Residents investigate cancer rates near Michigan landfill
4:26 PM, Jun 5, 2018
5:10 PM, Jun 5, 2018
GRAND RAPIDS, Mich. (AP) - A group of residents is investigating cancer rates in a western Michigan neighborhood that's near a contaminated landfill classified as a Superfund site.
Muskegon resident Pamela Anderson said that after hearing about numerous cases, she started a Facebook group about cancer deaths among people who live or have lived near the Butterworth landfill site in Grand Rapids. They plan to bring up the issue at a city commission meeting this week, the Grand Rapids Press reported .
The group recently met with Kent County Health Department epidemiologist Brian Hartl, who advised them to collect more information on cancer rates in the area.
"If there are rare forms of cancer, or cancers we're seeing affect a young population, it might trigger further investigation," Hartl said.
But he cautioned that cancer is difficult to study, and that it can take years and multiple triggers to emerge.
"Especially in small areas like a neighborhood or a block, it makes it challenging to connect it to environmental exposure," Hartl said. "Most cancers are due to lifestyle choices, not environmental factors."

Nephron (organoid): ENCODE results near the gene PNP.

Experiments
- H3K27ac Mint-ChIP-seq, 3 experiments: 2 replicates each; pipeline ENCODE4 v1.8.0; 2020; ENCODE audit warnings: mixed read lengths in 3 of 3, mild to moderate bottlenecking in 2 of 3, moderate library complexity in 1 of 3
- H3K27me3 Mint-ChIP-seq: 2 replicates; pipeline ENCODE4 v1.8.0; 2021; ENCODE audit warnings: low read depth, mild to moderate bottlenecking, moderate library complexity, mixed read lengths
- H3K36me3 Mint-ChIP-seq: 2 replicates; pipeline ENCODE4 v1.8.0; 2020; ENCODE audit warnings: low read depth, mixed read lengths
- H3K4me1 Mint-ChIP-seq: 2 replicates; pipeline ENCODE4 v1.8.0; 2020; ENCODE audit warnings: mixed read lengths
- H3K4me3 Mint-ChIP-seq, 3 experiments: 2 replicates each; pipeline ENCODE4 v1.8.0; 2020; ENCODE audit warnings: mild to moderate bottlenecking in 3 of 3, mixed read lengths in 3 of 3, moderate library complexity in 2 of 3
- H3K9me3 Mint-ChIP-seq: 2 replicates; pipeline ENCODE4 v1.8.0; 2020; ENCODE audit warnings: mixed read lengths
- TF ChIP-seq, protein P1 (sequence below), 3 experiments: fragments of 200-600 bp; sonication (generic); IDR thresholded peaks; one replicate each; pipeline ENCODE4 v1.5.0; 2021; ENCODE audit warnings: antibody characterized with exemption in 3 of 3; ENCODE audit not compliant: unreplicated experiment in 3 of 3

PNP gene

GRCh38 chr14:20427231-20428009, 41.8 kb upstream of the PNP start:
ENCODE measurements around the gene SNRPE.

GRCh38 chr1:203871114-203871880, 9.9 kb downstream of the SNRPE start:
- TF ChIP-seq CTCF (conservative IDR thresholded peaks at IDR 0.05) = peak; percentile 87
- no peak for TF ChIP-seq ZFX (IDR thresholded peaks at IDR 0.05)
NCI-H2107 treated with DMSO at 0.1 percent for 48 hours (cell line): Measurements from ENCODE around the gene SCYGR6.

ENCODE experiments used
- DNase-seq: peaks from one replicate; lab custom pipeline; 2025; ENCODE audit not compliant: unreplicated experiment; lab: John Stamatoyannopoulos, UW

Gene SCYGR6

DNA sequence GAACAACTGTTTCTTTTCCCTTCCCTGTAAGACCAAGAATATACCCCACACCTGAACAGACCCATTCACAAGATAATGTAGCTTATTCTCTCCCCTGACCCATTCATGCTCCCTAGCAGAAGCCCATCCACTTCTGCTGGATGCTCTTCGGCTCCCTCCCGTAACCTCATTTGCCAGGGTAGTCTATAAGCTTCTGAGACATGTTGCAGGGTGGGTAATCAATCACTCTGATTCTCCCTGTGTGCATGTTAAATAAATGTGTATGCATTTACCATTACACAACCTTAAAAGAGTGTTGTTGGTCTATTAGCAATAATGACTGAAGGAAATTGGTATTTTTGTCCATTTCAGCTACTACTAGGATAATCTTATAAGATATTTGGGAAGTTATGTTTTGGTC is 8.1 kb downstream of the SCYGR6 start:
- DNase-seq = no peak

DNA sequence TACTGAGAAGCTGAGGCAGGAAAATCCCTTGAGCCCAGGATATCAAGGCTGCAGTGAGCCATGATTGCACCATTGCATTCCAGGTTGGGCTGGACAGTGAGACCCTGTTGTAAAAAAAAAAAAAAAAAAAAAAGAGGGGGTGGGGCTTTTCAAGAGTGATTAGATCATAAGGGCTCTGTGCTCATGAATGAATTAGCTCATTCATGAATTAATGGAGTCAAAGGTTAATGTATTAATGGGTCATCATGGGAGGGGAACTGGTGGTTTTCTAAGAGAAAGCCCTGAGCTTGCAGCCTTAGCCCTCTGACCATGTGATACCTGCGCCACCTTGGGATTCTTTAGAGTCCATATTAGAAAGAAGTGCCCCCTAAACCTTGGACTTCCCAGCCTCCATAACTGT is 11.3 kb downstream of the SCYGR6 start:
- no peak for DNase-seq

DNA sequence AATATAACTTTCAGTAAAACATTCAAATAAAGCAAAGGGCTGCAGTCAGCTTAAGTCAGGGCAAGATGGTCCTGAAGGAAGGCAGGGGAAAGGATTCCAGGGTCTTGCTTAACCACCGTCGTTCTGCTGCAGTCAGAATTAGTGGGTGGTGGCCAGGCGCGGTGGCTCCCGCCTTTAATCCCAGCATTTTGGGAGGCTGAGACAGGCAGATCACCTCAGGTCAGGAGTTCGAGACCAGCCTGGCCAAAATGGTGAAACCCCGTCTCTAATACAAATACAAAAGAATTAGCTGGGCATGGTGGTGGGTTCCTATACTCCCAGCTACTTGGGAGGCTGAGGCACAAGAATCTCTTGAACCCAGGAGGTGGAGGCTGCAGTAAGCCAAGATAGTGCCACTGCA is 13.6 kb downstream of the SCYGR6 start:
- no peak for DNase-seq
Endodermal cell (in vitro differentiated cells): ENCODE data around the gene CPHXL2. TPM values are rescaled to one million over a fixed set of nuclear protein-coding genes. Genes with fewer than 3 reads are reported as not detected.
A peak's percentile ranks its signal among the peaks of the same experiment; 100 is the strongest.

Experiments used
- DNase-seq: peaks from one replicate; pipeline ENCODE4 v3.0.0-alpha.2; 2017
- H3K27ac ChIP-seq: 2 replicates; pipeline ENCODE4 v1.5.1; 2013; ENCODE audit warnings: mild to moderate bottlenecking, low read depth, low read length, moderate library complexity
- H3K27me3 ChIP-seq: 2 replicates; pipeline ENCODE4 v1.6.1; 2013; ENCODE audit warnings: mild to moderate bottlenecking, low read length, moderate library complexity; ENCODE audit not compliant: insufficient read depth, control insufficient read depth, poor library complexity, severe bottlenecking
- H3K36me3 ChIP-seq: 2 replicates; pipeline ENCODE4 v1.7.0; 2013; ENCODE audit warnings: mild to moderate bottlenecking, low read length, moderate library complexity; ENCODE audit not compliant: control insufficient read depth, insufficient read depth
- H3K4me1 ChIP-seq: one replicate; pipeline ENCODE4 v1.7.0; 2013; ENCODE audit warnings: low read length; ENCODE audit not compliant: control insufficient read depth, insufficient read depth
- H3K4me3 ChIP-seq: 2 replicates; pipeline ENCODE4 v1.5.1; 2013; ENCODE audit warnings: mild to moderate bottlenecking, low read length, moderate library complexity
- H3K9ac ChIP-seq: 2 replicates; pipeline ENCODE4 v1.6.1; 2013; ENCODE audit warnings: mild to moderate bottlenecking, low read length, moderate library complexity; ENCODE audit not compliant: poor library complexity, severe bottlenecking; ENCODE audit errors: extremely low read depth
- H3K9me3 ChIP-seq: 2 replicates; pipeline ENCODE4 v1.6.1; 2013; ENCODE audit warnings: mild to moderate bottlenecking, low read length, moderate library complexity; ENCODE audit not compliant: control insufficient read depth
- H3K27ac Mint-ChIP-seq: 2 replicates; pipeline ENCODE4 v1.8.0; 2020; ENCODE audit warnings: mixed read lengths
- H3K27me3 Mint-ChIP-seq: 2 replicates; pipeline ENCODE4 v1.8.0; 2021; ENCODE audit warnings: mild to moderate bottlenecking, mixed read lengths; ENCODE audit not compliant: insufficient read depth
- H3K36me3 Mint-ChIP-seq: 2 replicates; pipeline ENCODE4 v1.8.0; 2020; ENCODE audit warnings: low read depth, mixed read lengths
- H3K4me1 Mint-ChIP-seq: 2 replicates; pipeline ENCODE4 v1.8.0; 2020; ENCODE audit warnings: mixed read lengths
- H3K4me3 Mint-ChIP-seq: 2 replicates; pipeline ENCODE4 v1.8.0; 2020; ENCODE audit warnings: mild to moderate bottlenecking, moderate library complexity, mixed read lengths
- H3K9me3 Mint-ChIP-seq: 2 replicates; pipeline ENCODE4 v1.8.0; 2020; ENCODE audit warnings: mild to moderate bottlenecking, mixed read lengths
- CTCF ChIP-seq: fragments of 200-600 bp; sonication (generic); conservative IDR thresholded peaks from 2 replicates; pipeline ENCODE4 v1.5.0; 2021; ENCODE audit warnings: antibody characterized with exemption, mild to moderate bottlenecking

The Environmental Protection Agency estimates that theoretical cancer and health risks from the landfill exist, but that they're limited to regular direct contact with the waste over several decades.
The agency conducted a site cleanup in 1999, and removed material contaminated with polychlorinated biphenyl and chromium. The EPA said there is no current exposure at the site.
"A lot of those kids in the '60s and '70s used to play in the dump," said Shane Smith, who grew up down the street from Anderson in the Indiana Avenue neighborhood. "It was just starting to alarm to us, because my dad's entire generation passed away from cancer."
Anderson said she's having the soil tested for contaminants at a home in the same neighborhood.